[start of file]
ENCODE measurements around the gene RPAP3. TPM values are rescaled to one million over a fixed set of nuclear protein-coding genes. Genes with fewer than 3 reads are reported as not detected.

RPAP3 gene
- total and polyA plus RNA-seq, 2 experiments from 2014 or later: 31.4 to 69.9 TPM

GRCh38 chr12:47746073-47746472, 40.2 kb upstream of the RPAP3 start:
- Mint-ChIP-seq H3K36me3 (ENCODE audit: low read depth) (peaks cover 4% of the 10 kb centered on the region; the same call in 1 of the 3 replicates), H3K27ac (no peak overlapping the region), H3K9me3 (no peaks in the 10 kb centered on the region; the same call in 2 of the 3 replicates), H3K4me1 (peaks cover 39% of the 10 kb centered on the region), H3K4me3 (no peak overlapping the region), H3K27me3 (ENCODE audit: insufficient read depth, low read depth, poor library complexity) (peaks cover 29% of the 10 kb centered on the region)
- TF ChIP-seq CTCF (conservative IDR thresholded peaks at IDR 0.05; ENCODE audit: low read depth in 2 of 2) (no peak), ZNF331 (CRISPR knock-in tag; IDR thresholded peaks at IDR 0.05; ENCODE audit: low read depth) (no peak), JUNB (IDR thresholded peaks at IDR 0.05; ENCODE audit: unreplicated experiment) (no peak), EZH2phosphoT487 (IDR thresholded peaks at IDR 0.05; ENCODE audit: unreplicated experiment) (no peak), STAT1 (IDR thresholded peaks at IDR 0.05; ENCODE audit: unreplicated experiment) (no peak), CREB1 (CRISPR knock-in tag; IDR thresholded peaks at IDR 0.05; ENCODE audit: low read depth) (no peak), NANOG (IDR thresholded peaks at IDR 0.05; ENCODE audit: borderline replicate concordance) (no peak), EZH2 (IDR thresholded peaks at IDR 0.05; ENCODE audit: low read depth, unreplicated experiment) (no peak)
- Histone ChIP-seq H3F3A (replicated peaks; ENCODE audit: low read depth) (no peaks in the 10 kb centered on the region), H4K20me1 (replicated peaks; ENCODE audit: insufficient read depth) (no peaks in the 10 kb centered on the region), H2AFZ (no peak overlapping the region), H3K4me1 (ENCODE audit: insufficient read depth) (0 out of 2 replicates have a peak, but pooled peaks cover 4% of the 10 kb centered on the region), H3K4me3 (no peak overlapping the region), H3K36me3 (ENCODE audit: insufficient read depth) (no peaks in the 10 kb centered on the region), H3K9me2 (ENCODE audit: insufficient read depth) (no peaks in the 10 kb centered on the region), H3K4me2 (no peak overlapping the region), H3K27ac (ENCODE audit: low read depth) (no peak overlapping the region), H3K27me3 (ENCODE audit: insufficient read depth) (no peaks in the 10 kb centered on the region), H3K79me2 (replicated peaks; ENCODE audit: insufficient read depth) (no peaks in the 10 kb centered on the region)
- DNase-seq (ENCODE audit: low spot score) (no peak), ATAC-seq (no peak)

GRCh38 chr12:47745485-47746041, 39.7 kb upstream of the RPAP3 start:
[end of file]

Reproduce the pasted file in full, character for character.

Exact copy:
ENCODE measurements around the gene RPAP3. TPM values are rescaled to one million over a fixed set of nuclear protein-coding genes. Genes with fewer than 3 reads are reported as not detected.

RPAP3 gene
- total and polyA plus RNA-seq, 2 experiments from 2014 or later: 31.4 to 69.9 TPM

GRCh38 chr12:47746073-47746472, 40.2 kb upstream of the RPAP3 start:
- Mint-ChIP-seq H3K36me3 (ENCODE audit: low read depth) (peaks cover 4% of the 10 kb centered on the region; the same call in 1 of the 3 replicates), H3K27ac (no peak overlapping the region), H3K9me3 (no peaks in the 10 kb centered on the region; the same call in 2 of the 3 replicates), H3K4me1 (peaks cover 39% of the 10 kb centered on the region), H3K4me3 (no peak overlapping the region), H3K27me3 (ENCODE audit: insufficient read depth, low read depth, poor library complexity) (peaks cover 29% of the 10 kb centered on the region)
- TF ChIP-seq CTCF (conservative IDR thresholded peaks at IDR 0.05; ENCODE audit: low read depth in 2 of 2) (no peak), ZNF331 (CRISPR knock-in tag; IDR thresholded peaks at IDR 0.05; ENCODE audit: low read depth) (no peak), JUNB (IDR thresholded peaks at IDR 0.05; ENCODE audit: unreplicated experiment) (no peak), EZH2phosphoT487 (IDR thresholded peaks at IDR 0.05; ENCODE audit: unreplicated experiment) (no peak), STAT1 (IDR thresholded peaks at IDR 0.05; ENCODE audit: unreplicated experiment) (no peak), CREB1 (CRISPR knock-in tag; IDR thresholded peaks at IDR 0.05; ENCODE audit: low read depth) (no peak), NANOG (IDR thresholded peaks at IDR 0.05; ENCODE audit: borderline replicate concordance) (no peak), EZH2 (IDR thresholded peaks at IDR 0.05; ENCODE audit: low read depth, unreplicated experiment) (no peak)
- Histone ChIP-seq H3F3A (replicated peaks; ENCODE audit: low read depth) (no peaks in the 10 kb centered on the region), H4K20me1 (replicated peaks; ENCODE audit: insufficient read depth) (no peaks in the 10 kb centered on the region), H2AFZ (no peak overlapping the region), H3K4me1 (ENCODE audit: insufficient read depth) (0 out of 2 replicates have a peak, but pooled peaks cover 4% of the 10 kb centered on the region), H3K4me3 (no peak overlapping the region), H3K36me3 (ENCODE audit: insufficient read depth) (no peaks in the 10 kb centered on the region), H3K9me2 (ENCODE audit: insufficient read depth) (no peaks in the 10 kb centered on the region), H3K4me2 (no peak overlapping the region), H3K27ac (ENCODE audit: low read depth) (no peak overlapping the region), H3K27me3 (ENCODE audit: insufficient read depth) (no peaks in the 10 kb centered on the region), H3K79me2 (replicated peaks; ENCODE audit: insufficient read depth) (no peaks in the 10 kb centered on the region)
- DNase-seq (ENCODE audit: low spot score) (no peak), ATAC-seq (no peak)

GRCh38 chr12:47745485-47746041, 39.7 kb upstream of the RPAP3 start: